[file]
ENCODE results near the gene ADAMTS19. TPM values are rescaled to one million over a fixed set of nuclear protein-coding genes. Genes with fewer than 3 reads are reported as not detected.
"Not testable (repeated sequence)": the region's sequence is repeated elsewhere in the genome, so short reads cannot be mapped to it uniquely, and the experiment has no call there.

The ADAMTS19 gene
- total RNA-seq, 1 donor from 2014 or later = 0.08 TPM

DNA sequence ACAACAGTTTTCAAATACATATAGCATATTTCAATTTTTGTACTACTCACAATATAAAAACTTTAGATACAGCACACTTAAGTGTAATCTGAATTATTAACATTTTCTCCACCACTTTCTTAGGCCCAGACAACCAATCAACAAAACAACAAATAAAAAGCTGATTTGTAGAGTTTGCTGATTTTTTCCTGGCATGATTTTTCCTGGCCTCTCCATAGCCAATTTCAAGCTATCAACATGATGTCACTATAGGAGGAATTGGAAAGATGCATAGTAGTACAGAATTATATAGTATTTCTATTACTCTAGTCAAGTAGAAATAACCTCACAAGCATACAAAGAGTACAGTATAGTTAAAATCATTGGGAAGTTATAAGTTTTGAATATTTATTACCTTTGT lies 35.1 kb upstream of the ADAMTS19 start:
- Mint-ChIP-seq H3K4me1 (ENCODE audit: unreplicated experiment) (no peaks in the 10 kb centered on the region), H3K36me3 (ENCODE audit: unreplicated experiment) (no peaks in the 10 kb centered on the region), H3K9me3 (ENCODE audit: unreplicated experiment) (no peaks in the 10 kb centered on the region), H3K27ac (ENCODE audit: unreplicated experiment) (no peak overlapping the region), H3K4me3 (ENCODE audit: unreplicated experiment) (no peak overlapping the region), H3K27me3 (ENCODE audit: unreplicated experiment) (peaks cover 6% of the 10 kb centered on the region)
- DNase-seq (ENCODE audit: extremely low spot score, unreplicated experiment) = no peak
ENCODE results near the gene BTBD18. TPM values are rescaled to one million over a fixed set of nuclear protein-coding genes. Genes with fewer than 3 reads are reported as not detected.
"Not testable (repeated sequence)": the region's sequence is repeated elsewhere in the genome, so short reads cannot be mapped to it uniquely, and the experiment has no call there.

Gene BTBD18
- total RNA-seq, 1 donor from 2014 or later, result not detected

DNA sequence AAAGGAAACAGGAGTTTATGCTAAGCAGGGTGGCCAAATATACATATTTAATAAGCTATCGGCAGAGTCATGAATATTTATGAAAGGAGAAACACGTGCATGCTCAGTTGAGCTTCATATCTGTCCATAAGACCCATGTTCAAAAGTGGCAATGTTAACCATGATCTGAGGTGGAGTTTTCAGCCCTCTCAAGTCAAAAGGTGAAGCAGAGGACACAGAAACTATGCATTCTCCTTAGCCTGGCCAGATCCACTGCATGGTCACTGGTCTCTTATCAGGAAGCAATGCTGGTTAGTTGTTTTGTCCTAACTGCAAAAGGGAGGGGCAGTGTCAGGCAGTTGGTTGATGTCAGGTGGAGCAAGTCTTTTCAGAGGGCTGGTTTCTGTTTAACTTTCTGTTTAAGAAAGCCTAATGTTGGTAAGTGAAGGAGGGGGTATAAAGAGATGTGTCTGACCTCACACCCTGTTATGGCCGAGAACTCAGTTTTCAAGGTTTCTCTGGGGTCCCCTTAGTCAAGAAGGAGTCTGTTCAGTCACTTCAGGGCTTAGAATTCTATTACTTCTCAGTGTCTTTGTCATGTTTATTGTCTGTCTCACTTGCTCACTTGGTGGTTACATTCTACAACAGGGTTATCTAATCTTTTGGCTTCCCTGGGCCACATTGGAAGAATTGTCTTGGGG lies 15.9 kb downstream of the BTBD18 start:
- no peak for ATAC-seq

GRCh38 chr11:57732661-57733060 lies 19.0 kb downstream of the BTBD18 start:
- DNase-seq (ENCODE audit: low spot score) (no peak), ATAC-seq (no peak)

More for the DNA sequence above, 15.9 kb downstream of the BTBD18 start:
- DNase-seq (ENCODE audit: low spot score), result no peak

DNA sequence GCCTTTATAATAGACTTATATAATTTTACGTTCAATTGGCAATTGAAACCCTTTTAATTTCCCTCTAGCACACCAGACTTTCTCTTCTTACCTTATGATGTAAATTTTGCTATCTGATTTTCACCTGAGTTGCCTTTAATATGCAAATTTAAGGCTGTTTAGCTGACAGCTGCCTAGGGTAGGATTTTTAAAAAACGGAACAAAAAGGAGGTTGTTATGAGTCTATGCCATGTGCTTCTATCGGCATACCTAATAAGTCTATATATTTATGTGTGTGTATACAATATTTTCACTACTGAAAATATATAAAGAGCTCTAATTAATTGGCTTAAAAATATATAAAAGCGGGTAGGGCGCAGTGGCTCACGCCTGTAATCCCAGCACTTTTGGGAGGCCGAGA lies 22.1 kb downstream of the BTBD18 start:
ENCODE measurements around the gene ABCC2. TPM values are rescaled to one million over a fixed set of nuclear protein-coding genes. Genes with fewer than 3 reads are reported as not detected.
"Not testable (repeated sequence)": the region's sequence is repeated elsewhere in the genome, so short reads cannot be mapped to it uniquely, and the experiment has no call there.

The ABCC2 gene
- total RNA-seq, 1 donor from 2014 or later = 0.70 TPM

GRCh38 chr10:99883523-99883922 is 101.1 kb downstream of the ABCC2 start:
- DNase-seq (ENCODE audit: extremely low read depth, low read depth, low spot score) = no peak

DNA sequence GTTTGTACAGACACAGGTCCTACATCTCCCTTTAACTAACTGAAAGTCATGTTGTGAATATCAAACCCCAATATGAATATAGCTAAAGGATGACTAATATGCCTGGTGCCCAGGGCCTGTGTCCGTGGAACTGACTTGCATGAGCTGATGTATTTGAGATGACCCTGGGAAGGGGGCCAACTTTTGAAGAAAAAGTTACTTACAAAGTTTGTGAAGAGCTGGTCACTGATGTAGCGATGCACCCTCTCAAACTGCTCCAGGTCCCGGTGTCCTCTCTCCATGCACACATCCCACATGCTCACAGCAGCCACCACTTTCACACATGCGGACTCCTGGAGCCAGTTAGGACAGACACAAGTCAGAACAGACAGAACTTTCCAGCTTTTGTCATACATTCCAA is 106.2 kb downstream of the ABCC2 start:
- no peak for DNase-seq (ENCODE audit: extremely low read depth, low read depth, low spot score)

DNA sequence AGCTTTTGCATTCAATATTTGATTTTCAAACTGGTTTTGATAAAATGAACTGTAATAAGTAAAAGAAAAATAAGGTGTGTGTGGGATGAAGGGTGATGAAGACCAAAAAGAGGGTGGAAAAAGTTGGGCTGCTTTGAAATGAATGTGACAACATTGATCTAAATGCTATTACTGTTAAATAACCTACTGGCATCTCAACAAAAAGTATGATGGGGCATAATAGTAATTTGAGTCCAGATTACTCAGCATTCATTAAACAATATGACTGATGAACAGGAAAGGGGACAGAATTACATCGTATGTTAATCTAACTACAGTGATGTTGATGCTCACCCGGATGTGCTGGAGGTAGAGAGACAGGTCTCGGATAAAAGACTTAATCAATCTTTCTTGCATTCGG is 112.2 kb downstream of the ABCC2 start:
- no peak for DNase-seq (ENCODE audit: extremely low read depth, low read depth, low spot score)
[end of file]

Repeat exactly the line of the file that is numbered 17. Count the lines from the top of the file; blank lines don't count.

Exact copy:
- DNase-seq (ENCODE audit: low spot score), result no peak